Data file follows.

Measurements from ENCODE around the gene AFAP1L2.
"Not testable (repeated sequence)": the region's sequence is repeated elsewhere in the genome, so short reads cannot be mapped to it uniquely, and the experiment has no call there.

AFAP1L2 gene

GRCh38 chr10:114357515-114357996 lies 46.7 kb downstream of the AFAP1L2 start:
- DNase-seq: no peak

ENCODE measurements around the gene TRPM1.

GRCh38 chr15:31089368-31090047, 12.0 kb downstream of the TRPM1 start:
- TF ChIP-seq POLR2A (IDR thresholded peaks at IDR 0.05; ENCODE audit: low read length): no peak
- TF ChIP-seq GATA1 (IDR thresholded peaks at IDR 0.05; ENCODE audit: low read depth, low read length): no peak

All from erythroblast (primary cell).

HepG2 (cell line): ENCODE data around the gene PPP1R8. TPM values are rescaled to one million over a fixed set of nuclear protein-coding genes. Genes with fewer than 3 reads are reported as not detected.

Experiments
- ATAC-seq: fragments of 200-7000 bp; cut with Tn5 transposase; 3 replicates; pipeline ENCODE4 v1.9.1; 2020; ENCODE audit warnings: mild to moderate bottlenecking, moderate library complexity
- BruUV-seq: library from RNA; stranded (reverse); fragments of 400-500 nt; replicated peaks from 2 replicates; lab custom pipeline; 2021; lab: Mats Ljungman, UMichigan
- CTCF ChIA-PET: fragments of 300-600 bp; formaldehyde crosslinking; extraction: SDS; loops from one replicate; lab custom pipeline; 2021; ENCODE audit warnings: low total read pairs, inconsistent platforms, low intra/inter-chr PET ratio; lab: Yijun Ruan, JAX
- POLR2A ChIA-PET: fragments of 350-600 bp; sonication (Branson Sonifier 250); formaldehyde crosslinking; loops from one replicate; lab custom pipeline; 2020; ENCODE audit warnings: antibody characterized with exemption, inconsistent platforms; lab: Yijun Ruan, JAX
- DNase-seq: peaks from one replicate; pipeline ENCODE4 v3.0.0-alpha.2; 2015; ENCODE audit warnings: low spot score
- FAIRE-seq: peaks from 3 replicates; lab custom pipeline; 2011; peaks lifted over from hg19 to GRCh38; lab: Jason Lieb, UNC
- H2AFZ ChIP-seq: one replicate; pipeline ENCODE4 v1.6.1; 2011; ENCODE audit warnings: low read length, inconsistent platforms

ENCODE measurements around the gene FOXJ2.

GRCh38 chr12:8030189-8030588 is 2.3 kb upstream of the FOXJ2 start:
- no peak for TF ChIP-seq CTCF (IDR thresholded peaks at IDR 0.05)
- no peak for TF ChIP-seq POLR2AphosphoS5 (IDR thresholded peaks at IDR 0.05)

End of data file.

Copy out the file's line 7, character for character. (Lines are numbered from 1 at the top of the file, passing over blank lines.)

GRCh38 chr15:31089368-31090047, 12.0 kb downstream of the TRPM1 start: